New Health Minister Sajid Javid is expected to confirm the July 19 opening date in a statement to the House of Commons tonight as MPs return to Westminster after a busy weekend. Following Matt Hancock’s resignation, attention is now drawn to the impact that Javid’s return will have on the balance of power in Boris Johnson’s cabinet, with most in Westminster expecting Javid to take a more aggressive approach to Covid restrictions than his predecessor.
The new health minister formally announced last May that he would prefer to “keep the economy hot,” and while his views may well be disproved with a briefing on health issues rather than acting as the former chancellor, the transition from Dove isolation regime in Hancock with Hawk Javid could have serious implications for border restrictions this summer and for the broader problem of fighting the virus this winter. This is not to mention the tensions that could arise when the seasoned former chancellor clashes with his successor, Rishi Sunak, over funding for social assistance.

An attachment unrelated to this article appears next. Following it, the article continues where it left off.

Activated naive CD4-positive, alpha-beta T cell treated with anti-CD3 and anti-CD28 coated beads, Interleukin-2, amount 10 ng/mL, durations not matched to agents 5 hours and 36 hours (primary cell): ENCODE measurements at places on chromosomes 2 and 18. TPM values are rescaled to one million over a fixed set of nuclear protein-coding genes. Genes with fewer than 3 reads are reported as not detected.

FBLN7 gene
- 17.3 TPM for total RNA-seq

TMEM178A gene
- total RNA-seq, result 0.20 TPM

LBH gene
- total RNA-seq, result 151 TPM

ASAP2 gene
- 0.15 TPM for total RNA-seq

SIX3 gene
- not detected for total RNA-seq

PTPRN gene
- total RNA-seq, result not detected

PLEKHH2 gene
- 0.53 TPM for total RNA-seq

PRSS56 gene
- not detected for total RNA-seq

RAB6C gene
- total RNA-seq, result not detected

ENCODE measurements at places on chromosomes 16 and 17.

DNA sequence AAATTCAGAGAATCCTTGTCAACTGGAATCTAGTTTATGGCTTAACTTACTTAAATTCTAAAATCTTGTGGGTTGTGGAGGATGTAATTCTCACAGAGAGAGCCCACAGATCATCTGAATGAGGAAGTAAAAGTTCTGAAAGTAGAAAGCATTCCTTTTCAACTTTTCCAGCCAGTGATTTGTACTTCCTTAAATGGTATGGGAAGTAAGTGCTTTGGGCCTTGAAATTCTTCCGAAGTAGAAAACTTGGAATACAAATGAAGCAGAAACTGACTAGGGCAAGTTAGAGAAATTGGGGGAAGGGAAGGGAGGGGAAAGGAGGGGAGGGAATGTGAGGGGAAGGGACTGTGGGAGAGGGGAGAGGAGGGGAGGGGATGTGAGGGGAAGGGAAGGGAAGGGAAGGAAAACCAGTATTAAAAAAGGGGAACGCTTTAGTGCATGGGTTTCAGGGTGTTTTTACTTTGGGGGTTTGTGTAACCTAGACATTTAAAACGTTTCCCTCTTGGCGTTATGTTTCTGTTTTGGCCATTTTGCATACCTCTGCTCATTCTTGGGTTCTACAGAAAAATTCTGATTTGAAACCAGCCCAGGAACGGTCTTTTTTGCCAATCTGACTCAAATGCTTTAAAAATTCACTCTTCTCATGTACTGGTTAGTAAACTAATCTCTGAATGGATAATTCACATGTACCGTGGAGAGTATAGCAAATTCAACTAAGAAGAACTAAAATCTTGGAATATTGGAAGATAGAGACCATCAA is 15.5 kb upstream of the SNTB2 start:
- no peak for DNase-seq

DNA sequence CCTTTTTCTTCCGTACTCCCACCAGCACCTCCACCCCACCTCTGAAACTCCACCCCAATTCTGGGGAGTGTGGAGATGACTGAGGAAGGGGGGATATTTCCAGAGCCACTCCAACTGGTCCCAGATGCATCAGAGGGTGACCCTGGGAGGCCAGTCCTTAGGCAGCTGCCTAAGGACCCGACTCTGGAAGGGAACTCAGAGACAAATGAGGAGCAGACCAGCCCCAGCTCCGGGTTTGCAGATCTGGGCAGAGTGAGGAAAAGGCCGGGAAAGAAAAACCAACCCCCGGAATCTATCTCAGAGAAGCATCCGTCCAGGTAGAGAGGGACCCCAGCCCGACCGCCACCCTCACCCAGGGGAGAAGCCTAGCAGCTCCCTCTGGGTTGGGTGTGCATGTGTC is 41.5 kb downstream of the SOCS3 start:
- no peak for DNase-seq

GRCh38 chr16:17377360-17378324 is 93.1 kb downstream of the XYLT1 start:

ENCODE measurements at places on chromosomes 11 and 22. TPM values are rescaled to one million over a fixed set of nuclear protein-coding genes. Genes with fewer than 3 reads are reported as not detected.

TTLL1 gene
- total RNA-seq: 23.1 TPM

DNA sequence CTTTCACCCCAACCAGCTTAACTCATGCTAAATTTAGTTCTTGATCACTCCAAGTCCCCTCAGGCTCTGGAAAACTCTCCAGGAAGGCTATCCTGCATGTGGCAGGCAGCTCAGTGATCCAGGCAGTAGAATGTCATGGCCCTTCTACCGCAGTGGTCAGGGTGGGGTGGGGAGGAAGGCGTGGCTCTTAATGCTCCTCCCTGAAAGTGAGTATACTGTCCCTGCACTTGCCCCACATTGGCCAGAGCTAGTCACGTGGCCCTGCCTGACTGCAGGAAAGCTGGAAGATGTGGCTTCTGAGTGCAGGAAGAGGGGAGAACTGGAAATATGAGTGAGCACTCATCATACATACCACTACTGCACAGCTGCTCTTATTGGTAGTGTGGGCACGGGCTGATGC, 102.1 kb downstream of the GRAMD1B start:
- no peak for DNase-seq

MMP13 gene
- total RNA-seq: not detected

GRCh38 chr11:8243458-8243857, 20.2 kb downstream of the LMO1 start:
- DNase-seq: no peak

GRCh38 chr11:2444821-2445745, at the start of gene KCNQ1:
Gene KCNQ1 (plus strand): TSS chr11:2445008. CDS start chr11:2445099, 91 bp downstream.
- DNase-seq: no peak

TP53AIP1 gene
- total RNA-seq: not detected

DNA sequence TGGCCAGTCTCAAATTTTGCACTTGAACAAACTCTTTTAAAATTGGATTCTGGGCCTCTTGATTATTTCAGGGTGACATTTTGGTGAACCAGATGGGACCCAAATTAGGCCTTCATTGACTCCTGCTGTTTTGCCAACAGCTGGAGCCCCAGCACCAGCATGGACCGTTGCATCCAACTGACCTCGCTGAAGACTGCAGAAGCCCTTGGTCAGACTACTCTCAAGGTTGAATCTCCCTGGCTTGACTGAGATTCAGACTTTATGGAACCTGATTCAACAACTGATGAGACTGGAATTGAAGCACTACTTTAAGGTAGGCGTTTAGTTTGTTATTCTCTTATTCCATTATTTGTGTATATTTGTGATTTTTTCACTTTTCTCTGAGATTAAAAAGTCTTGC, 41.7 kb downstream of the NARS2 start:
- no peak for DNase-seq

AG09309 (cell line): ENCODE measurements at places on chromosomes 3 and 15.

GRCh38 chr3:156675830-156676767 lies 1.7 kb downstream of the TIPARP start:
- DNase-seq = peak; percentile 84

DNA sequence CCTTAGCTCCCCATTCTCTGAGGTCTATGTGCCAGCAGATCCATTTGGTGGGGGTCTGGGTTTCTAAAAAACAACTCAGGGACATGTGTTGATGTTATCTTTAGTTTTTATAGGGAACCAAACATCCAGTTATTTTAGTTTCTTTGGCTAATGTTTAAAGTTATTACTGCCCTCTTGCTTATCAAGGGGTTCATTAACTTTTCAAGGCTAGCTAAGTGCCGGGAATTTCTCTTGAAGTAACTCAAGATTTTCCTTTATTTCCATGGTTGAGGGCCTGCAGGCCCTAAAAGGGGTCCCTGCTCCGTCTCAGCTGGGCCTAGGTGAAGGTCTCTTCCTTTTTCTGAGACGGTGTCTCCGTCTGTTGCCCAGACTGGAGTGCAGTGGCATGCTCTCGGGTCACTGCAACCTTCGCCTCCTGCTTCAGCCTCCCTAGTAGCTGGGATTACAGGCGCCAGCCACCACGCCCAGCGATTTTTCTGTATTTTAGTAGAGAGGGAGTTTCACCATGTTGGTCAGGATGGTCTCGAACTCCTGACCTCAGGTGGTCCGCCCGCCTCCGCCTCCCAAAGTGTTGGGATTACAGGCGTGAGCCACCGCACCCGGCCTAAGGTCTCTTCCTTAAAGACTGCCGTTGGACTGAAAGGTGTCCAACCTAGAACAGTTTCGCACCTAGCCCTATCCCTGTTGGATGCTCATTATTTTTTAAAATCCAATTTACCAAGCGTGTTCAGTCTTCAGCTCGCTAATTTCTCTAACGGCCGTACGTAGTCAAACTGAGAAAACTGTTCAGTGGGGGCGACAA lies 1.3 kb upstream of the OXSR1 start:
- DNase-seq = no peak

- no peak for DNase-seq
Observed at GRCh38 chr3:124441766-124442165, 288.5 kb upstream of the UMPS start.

Meanwhile, after Hancock’s revelations, the government has a few more questions. Labor are keen to emphasize that Boris Johnson failed to fire Hancock in the first place, while Conservative MPs are nervous about Johnson’s response to Hancock’s resignation letter, fearing that he needlessly burned political capital by indicating that the former health minister would welcome return. to the office later.
However, the biggest questions remain those that are asked Sunday Times in February. How did Hancock end up appointing a “close friend” to a taxpayer-funded position in the Department of Health? Why was Gina Coladangelo’s parliamentary pass sponsored by James Bethell, a Tory member and health minister she never worked for? And were the contracts awarded to Brother Coladangelo’s company duly awarded?
A photo of the hug was taken on the front page of the magazine. the sun pay due attention to these issues. There is now a risk that after Hancock’s resignation, interest in answers has already faded.